The McErlang model checker
In this tutorial Lars-Ake Fredlund will introduce the McErlang model checking tool for verifying Erlang programs, and examine some case studies where the tool has been successfully applied.
Model checking is a verification technique where the all the states of a program are systematically explored and checked against correctness properties. Although very effective in hardware verification, there are a number of problems when applying model checking to software:
– Need for abstraction: to use a model checking tool it is often necessary to abstract the source code, almost never is the full source language supported.
– State spaces are too large for model checking algorithms to work.
In the design of the McErlang model checker for Erlang we have addressed both these problems. The language supported is full Erlang, with normal datatypes, processes, nodes, links, monitors, and so on. Moreover its verification algorithm provide some answers even when state spaces are huge (becoming more similar to testing).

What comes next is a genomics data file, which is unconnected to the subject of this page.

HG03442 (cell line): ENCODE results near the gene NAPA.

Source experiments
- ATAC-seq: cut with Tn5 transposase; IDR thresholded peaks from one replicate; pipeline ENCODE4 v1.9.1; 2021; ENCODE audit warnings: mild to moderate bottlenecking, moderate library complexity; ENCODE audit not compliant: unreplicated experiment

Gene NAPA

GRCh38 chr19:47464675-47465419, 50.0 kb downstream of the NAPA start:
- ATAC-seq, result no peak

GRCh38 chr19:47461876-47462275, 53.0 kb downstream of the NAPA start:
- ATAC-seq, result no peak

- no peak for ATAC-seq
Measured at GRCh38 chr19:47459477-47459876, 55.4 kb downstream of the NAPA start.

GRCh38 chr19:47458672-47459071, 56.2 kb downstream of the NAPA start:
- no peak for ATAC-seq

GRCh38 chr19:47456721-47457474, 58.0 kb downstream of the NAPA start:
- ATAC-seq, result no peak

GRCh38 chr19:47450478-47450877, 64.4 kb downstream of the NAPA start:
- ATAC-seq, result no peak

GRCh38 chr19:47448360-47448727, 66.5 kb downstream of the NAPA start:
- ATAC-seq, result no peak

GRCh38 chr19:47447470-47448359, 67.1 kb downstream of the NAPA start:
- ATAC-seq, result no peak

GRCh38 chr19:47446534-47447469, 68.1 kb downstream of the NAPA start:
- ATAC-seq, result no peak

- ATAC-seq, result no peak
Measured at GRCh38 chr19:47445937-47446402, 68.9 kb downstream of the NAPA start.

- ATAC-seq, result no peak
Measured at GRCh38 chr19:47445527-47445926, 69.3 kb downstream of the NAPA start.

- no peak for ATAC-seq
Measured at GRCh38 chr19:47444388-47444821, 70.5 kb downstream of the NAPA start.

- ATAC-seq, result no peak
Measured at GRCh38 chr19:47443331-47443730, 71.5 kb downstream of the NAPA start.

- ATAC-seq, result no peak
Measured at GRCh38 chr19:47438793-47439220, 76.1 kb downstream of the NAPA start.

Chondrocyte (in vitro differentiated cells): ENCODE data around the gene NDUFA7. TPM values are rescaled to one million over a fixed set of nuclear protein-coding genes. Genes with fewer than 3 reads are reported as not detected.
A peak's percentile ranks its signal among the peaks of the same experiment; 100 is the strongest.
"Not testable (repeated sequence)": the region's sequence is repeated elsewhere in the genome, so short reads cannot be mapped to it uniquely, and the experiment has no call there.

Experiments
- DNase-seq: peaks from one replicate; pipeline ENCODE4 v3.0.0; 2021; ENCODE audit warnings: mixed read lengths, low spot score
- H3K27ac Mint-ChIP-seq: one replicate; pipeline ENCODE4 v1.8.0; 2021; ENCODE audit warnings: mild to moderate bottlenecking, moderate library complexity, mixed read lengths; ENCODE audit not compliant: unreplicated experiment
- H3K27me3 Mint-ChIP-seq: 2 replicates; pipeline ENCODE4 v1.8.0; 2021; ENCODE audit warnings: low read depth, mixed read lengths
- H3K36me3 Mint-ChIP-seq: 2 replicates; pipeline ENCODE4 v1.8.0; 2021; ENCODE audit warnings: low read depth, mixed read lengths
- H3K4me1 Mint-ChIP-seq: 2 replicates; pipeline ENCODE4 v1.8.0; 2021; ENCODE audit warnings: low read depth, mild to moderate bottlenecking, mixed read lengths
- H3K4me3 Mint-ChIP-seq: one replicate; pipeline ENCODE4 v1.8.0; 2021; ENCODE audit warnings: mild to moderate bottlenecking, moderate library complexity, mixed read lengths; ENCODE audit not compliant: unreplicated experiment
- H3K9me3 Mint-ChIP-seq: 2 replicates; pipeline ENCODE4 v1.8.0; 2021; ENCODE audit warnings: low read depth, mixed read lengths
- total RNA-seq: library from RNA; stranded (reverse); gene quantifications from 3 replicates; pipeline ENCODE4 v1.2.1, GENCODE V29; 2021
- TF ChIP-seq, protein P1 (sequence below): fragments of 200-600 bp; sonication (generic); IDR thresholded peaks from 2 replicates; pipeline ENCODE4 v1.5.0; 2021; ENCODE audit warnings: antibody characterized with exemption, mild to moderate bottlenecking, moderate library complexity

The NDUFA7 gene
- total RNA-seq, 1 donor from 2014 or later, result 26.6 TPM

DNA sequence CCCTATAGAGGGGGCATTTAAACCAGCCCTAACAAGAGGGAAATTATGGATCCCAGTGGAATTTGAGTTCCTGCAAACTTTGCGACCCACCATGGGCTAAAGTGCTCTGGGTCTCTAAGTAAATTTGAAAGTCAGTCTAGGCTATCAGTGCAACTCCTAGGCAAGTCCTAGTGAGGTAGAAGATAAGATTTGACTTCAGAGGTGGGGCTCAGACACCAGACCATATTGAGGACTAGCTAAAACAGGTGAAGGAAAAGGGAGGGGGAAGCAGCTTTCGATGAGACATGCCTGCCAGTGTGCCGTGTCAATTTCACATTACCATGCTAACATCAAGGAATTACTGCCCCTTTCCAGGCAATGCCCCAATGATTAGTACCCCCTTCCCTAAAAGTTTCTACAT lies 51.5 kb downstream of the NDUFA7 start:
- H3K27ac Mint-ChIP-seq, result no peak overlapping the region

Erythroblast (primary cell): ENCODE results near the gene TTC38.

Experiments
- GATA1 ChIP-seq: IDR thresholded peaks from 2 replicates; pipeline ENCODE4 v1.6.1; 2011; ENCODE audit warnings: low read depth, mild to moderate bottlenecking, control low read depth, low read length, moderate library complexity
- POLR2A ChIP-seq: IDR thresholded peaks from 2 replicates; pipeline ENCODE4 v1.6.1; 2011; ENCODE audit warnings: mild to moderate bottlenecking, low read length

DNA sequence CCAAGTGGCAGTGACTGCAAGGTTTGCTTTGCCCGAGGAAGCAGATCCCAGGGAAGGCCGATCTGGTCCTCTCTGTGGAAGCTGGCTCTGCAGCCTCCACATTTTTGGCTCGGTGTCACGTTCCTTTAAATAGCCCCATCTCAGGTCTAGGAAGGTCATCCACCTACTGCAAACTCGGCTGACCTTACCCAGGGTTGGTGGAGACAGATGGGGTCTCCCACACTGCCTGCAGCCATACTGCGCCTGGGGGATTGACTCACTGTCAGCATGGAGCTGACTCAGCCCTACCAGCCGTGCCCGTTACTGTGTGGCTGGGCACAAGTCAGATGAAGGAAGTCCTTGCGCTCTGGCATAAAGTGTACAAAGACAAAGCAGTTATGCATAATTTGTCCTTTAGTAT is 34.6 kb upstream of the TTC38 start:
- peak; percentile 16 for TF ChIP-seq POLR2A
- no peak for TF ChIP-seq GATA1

In addition to the Tutorial, there will also be a Hands-on session where Clara Benac Earle will be covering the basics of the McErlang tool. This will allow delegates to install the tool and try it out with the help of some exercises.
Lars-Ake Fredlund Erlang researcher and creator of McErlang
Technical University of Madrid
Lars-Ãke first learned of Erlang when attending a course on "Declarative Real-Time Programming" at the Royal Institute of Technology in 1991. Working at the Swedish Institute of Computer Science (SICS), the relationship with Erlang continued; one outcome was a formal semantics for Erlang (part of his PhD thesis in 2001). Lured to Madrid in 2005, Lars-Ãke found more free time to work with Erlang resulting in a number of articles concerning the "real" communication guarantees of Erlang (more tricky than you think...) and a cool new tool to verify concurrent Erlang software: McErlang. He also tries, mostly in vain, to convince his office mates and students at the Technical University of Madrid that Erlang has a much better process model than ADA.